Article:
Masquerader was in Miami last spring having a modern refrigerator installed to replace her enormous old ice boxes. John Charles was lounging on deck when a chap whizzed by in a high-speed runabout, cut his throttle and heaved along-side.

"That's a nice looking boat you have there, mister," said Thomas.

"Sure is," answered the driver. "Why don't you buy one?"

"I don't buy anything until I've tried it out," replied the singer-sailor. And so it came to pass that Thomas went for a speedboat ride, succumbed to its thrill and placed an order for a Class E racing runabout, a 25-foot fishing skiff and an 18-foot runabout for taxi and tender purposes.

The racing runabout was delivered last summer and made its debut in the historic Miles River Yacht Club regatta at St. Michaels, Md., on the Eastern shore that is Masquerader's headquarters, if such an itinerant craft can be said to have headquarters.

Let Thomas tell about his first race. "Maude Rutherfurd, Jack's wife you know, rode with me in that Miles River race. We won it and I went nuts over racing. We won every race we went in the rest of the season until we got to Washing-ton where Maude bobbed up with her new blue and white Imp II and beat me. Had to break the record to do it, too."

Briefly, that is the saga of Myne, one of 1935's outstanding racing runabouts. John Charles is planning to avenge his defeat by Maude. Last winter he ordered a Century Class E runabout which will be known as Myne II and campaigned over the Eastern circuit this summer. And he hopes to give

[text missing]

of Dover, N. J.

Myne II carries the racing number E-77. The 225, Tip-toe is number F-77. Why the 77? That was the number worn on the football jersey of Red Grange, the galloping ghost of Illinois. John Charles hopes that his boats will be as elusive, as swift afloat as the hero of the Illini was on the gridiron.

Thomas’s enthusiasm for racing gave to the American Power Boat Association a new trophy, as intrinsically valuable as it is beautiful, a huge, engraved sterling silver tray that henceforth will be the national championship emblem in the 225 class. He presented it to the association formally in January and has worked out the conditions gemming competition for it with Charles F. Chapman, secretary of the A. P. B. A. racing commission. There is every indication that it will become one of the most important and most strived for prizes in the history of American speedboat racing.

Now for a brief survey of the Thomas navy, built up in partnership with a wife who encourages rather than resigns herself to her husband's boating enthusiasm, and financed through the achievement of a youthful ambition to become one of the world's foremost singers. There is a story in the names of the Thomas boats alone.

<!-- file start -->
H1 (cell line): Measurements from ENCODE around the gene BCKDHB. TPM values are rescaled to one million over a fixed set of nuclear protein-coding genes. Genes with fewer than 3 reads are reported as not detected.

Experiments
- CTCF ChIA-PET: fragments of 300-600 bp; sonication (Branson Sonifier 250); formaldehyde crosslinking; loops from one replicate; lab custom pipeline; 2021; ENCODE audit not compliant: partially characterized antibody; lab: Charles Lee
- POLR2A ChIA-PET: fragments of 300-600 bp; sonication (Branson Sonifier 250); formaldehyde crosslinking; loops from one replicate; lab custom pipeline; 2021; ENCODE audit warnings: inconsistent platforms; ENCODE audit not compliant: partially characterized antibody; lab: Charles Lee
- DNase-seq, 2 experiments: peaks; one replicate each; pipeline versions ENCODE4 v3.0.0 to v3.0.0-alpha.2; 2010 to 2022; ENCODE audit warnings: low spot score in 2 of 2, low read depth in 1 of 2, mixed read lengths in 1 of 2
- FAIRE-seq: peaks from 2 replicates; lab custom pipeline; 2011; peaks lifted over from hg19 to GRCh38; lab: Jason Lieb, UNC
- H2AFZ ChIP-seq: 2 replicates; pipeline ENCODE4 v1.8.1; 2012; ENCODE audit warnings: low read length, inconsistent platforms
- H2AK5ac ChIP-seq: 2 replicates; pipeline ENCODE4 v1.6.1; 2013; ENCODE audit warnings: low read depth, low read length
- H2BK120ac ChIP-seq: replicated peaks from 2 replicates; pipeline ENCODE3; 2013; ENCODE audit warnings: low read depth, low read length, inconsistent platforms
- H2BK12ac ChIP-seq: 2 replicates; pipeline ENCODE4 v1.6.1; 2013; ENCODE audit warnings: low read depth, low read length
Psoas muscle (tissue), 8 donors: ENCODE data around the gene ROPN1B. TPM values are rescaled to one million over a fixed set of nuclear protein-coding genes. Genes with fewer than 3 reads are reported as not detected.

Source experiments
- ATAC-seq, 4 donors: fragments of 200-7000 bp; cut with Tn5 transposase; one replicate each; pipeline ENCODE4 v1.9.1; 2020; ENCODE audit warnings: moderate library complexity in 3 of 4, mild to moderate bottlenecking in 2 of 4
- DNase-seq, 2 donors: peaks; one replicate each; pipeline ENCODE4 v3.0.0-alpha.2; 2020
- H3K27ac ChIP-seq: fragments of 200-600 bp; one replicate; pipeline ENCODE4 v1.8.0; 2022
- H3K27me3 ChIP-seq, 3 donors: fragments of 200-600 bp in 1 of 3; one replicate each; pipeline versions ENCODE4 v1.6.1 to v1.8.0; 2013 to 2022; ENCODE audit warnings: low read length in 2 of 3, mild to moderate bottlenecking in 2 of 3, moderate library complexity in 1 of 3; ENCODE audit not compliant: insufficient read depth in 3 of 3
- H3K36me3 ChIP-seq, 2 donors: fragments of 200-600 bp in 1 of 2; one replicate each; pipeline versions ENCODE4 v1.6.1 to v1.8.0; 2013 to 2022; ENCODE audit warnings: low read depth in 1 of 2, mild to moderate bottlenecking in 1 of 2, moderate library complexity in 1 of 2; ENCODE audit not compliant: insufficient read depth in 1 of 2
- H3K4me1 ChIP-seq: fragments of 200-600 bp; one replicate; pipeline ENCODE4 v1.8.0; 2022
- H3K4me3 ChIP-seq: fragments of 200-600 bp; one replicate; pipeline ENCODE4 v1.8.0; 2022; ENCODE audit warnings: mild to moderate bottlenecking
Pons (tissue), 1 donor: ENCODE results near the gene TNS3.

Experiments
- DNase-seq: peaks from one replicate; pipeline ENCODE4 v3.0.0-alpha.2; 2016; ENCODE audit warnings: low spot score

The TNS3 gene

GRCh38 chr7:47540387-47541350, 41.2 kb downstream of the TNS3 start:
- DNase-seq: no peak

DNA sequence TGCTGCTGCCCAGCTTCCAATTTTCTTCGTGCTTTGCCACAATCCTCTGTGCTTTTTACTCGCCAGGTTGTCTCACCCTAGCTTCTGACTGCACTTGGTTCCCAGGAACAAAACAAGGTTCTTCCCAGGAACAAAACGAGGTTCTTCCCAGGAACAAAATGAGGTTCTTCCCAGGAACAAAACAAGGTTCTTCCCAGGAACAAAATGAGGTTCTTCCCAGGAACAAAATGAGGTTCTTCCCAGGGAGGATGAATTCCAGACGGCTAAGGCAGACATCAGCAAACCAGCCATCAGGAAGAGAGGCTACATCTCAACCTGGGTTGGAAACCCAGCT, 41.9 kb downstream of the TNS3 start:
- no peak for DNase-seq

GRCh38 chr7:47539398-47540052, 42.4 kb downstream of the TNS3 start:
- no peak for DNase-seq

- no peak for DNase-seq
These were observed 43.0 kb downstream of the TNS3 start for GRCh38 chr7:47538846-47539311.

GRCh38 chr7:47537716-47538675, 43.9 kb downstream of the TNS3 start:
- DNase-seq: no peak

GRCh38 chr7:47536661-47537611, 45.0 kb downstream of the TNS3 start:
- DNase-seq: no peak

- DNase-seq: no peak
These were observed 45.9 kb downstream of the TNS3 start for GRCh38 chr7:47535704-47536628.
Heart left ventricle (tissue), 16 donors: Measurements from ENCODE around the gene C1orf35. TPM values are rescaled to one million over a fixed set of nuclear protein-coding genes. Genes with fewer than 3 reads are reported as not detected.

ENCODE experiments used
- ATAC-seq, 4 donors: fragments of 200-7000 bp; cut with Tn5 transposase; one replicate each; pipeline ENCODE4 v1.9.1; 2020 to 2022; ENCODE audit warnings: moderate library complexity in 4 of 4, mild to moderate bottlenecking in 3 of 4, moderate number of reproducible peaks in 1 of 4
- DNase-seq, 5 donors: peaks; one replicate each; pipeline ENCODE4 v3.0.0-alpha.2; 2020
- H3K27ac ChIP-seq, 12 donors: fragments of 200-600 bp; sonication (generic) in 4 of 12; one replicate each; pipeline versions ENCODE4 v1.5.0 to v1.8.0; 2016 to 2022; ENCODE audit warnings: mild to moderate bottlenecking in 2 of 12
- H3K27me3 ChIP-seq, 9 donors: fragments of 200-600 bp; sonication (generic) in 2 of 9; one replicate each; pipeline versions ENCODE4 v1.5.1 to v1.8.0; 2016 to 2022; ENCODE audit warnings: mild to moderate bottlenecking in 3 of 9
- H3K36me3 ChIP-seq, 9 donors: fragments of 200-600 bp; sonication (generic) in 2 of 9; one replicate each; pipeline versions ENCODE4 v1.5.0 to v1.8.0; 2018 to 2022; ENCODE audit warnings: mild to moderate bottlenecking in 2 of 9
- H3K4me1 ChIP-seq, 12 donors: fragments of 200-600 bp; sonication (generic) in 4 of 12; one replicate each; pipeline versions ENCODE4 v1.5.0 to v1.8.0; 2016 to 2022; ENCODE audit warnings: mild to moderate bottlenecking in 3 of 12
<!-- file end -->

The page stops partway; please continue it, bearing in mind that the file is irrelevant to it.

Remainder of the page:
Masquerader. That name was retained because, as Thomas says, "We are masquerading as rich people. We aren't, but we can live like them on Masquerader."

Myne. "Everybody bosses me around on Masquerader, so when I got the racing runabout I said: 'This is mine, my boat.' Hence the name."

Half Dot's. "That the fishing boat. Dorothy, my wife, said : 'You've got Masquerader, a speedboat and a runabout. Where do I come in?' She comes in half on the fishing launch."

My Own. "The rowboat. I came home one day and found the rowboat all painted up new and on the transom was inscribed : 'My Own, signed Dorothy.' I think that is self-explanatory. Dorothy had to have one boat that was hers alone. That's it."

Tip-Toe, F-77
Tip-Toe, F-77

Tip-Toe. "You know how a hydroplane gets up on its plane and treads sort of lightly over the water? Well, Mrs. Thomas has a habit of walking around on tip-toe, ever so lightly and quietly so as not to disturb me when I'm studying or going over things with my business people. So, really, I've named the new 225 for Dorothy."

Keep an eye and an ear on John Charles Thomas in 1936. When his rich, gifted voice isn't pouring out over the foot-lights of the Metropolitan and the concert stage, when it isn't coming to you over the ether waves, it will be giving quiet instructions to his racing mechanics or raising itself in shouts of victory amid the spray and spume of the water race courses.

The boy who once dreamed on the Potomac of one day having money enough to own his own rowboat, is now a racing yachtsman setting new goals to attain on the waterways he roams at will.

—Everett B. Morris

(Reprinted from Motor Boating, April 1936, pp. 33, 88-9)